Monday, November 03, 2008

Film Review - SAW V: The Game Remains The Same.

Make no bones about it; there's no film sub-genre more critically reviled than the Mad Slasher film. Beginning in the mid-seventies with Tobe Hooper’s revolutionary Texas Chainsaw Massacre, and popularized by John Carpenter’s Halloween in 1978, movies featuring depraved boogeymen butchers flooded the marketplace like blood from a freshly carved artery. Yet, despite equal amounts of scorn and resentment, critics, like many, many on-screen victims, have failed to snuff out the likes of Jason, Michael Myers, Freddy or Leatherface for good. What’s the old maxim? Ah yes, there’s no rest for the wicked.

Truthfully, I can understand their detestation. The Mad Slasher genre produces cinematic “experiences” that are typically mean-spirited, ham fistedly directed, stuffed with nauseating footage best suited to the surgery channel and acting which bears all the skill of an ITT Tech recruitment ad. Worse yet, their bleak amorality seems designed specifically to inspire pitiless blood-lust within the hearts of jaded youthful audiences.

...And yet time and time again, I’ve found grudging pleasure in watching these junky spectacles send squeamish audience members bolting anxiously for the exits. Blame it on the irreparable mental damage caused by my ten tours of duty at Camp Crystal Lake, but I was even able to find moments of perverse amusement within the gloomy confines of Saw V, the latest ridiculous entry in the now highest-grossing horror series of all time.

After a grisly opening, which features much-needed flashbacks to Saw IV’s complicated finale (Seriously, does anyone recall, or even understand, what occurred in that lousy instalment???), newly minted director David Hackl wastes no time in making with the ghastliness. We see a man, strapped spread eagle on a cold steel slab, with a pendulum blade swinging closer and closer to his exposed torso. The catch is, to stop his own vivisection he must place his hands in a pair of vice-like apparatus’ which will then mash them into oozing paste. To say it doesn’t end well is a given.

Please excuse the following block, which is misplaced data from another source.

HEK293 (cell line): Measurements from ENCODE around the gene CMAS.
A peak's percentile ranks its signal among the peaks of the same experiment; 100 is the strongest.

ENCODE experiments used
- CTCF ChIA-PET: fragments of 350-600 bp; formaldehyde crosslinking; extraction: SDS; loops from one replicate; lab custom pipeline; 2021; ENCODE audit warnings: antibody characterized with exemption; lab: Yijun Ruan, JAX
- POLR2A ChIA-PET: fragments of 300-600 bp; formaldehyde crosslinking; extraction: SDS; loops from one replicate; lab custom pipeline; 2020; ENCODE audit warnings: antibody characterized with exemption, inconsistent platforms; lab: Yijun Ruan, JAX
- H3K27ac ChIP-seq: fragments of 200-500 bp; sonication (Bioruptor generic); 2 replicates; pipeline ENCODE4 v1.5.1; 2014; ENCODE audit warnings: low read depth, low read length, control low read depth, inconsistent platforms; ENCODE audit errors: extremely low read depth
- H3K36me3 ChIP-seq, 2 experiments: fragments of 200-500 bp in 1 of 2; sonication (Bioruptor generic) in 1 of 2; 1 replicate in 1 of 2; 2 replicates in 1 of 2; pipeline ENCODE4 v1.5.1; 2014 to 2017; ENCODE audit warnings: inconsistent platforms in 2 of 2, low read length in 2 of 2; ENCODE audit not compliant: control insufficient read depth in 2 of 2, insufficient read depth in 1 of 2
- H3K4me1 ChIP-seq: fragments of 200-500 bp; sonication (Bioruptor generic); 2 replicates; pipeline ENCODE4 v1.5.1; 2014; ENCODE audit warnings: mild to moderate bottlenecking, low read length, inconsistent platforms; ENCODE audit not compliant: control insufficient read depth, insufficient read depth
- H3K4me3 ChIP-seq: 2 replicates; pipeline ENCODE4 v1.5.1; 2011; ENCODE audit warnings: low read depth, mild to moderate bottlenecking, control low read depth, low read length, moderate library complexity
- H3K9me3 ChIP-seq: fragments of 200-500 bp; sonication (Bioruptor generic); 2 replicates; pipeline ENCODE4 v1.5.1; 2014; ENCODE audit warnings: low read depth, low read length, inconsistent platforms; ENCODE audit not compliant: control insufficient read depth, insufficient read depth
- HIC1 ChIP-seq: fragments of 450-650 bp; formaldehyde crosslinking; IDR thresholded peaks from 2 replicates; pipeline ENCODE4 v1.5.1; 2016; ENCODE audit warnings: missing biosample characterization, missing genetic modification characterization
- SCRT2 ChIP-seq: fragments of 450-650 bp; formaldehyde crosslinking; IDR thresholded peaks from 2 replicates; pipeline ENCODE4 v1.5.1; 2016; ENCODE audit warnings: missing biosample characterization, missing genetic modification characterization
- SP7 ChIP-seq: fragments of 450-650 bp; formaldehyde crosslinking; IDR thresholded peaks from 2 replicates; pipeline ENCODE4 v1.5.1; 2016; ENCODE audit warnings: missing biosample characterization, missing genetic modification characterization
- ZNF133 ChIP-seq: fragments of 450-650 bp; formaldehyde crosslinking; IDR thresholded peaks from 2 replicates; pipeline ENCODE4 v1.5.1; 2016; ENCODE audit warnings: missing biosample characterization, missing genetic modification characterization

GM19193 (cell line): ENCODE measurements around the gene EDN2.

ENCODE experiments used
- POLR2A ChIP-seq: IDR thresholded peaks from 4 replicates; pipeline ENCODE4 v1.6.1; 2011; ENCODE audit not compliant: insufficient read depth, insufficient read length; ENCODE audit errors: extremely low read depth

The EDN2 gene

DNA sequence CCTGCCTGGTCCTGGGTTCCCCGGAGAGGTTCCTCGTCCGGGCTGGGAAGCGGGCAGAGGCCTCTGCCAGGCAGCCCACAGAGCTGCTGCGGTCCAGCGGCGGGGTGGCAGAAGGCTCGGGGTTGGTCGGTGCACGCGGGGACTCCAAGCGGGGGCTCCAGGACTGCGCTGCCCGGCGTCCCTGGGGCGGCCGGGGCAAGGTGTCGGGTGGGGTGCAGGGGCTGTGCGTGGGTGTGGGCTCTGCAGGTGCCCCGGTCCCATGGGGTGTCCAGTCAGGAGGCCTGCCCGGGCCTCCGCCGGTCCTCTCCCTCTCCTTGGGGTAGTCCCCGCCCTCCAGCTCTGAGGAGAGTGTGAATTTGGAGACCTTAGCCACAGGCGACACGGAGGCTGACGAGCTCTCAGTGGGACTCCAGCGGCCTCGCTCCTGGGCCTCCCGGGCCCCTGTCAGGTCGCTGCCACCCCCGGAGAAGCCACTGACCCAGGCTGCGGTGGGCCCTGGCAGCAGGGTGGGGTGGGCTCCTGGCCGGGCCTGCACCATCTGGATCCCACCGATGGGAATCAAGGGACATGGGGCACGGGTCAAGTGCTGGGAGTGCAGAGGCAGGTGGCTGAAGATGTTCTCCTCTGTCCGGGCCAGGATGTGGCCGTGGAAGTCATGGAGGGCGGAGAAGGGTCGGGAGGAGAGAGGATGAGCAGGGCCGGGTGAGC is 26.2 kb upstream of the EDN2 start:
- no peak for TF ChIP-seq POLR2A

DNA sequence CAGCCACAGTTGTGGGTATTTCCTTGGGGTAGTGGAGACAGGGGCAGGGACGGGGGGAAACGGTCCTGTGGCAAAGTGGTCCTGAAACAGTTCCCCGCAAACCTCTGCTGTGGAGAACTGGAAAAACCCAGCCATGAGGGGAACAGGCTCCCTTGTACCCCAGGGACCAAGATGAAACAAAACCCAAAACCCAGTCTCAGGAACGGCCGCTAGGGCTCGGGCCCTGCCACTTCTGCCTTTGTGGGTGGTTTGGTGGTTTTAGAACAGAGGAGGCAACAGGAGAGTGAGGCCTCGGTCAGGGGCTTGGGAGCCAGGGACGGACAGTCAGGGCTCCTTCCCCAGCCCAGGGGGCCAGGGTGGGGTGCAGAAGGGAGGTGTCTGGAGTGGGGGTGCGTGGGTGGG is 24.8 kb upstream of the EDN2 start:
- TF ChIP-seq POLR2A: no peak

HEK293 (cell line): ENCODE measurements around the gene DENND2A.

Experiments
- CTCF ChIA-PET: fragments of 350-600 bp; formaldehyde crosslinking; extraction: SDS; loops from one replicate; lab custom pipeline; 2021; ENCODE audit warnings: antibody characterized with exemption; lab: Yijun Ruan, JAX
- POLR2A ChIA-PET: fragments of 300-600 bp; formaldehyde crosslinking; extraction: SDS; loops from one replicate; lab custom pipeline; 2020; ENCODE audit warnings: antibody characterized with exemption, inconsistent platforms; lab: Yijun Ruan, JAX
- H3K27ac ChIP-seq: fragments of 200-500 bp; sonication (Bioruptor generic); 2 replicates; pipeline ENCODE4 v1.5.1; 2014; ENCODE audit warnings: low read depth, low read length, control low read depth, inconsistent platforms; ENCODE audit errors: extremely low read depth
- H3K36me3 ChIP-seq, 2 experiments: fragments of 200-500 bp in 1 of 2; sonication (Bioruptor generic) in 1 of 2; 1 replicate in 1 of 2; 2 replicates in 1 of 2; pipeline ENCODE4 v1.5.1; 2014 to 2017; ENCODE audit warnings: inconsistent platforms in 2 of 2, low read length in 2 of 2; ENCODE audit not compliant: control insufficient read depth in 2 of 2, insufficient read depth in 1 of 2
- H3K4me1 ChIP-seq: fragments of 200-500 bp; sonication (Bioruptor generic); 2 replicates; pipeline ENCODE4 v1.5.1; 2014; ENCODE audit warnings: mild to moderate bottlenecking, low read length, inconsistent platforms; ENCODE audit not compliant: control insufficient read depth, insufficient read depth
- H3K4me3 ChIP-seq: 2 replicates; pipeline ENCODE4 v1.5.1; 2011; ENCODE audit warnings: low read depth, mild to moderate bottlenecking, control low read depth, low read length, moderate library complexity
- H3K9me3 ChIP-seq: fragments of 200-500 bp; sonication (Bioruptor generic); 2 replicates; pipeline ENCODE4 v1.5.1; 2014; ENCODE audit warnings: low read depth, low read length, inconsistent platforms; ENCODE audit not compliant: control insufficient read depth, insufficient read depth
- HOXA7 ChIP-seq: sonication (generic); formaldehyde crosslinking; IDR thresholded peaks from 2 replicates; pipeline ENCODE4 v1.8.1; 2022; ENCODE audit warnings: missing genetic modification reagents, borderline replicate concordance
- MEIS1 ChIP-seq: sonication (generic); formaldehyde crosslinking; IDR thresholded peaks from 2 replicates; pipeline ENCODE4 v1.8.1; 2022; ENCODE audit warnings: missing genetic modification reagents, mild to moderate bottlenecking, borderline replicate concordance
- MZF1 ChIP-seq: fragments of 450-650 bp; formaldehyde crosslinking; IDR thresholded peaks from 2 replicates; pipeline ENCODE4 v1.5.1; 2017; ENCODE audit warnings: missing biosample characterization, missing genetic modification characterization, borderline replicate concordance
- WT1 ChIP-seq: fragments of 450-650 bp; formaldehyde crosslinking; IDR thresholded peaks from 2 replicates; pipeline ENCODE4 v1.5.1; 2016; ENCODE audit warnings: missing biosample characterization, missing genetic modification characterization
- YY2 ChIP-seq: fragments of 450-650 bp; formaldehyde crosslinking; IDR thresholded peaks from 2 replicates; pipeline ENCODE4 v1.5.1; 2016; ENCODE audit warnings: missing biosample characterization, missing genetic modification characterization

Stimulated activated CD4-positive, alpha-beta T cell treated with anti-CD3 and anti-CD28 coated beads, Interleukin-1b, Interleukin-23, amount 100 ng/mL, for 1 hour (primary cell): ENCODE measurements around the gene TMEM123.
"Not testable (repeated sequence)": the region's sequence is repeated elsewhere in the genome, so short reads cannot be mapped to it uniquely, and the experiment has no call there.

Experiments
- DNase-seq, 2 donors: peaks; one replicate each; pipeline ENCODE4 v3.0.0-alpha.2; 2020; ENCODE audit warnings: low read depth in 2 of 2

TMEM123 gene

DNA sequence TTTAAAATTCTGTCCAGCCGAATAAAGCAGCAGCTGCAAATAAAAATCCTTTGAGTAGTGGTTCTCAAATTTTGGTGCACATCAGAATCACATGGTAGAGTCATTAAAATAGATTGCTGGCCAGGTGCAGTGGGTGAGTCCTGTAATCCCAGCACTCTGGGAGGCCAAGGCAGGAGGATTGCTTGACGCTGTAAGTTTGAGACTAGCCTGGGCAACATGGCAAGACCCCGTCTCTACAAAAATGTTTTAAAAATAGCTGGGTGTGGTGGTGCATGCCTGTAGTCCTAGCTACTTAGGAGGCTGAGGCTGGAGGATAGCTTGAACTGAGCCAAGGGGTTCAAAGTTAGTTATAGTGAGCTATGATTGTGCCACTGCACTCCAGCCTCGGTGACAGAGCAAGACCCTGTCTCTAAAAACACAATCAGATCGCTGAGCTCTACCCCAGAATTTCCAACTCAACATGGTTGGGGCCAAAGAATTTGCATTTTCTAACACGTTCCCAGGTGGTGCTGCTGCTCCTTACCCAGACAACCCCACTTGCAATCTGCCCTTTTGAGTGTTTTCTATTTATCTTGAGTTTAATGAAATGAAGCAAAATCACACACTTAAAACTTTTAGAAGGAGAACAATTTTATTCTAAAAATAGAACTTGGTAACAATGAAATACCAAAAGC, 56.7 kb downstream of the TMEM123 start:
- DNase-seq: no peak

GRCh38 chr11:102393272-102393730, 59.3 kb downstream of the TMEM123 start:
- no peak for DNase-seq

Following this initial jolt, Saw V fractures its story into umpteen different directions. Most important, I suppose, is that we are reconnected with grim-faced detective Mark Hoffman (Costas Mandylor), an apprentice of recently deceased serial killer Jigsaw (Tobin Bell – kept alive through a grab-bag of flashbacks), who continues to honour his mentor’s own brand of moral justice through disfiguring torture contraptions. His psychopathic plans, however, are threatened by dogged FBI Agent Peter Strahm (Scott Patterson), who’s desperate to expose the Jigsaw’s last surviving posse member. In the meantime, five new seemingly unconnected victims awaken in a grungy underground chamber where they must contend with a plethora of deadly booby traps, as well as their own ethical shortcomings.

Half of the joy in watching any given Saw film lies in the creativity behind the individual torture devices. (Yes, I realize I have issues) While there’s nothing to match that bizarre contraption in Saw III which drowned its victims in putrid liquefied pig parts, Saw V still manages to achieve a nice number of squirms and grimaces. The aforementioned lethal pendulum is a keeper, as is a mechanism featuring retracting chains and a large decapitating blade. But the real winner is a brutal instrument which requires users to draw ten gallons of human blood by running their hands through a table saw blade. Yeeks.

I have to give the series’ writers credit for producing plots so overly-complicated, that they must have smoke pouring out of their ears by the end of their first drafts. Saw V continues the tradition, featuring a dizzying hotchpotch of ludicrously complicated developments - with mucho shameless foreshadowing for Saw VI - and hair-pulling ret-cons of everything we’ve witnessed thus far. The Saw films have many problems, but listless writing ain’t one of them.

The acting, as expected, is pretty awful with the exception of Tobin Bell, who is still a lot of fun as Jigsaw. With his gravelly voice and beady eyes, he is more compelling than the majority of his Mad Slasher predecessors. Unfortunately, new padawan Mandylor can best be described as greasy. And smug. It’s hard to build up enthusiasm for a dude who looks destined to be interviewed by Chris Hansen on To Catch a Predator. As well, poor Scott Patterson earns many bad laughs, spending the entire movie alone, in empty torture rooms, irritably sputtering lines like “How’d they get you?” and “Did you help Jigsaw get them all???”

Saw V, like most Mad Slasher flicks, is impossible to recommend as anything other than a guilty pleasure. It’s poorly made, shallow, and lacks the narrative logic of the clever original film. Still, as evidenced by the audible shudders throughout my theatre, Saw V is sometimes sharply effective, and will probably draw many ticket-buyers back for part VI. I’m almost sorry to admit that I’ll perhaps be among them. Almost.

2.5 out of 5

*Originally printed in SFU's The Peak: Nov. 3rd, 2008.

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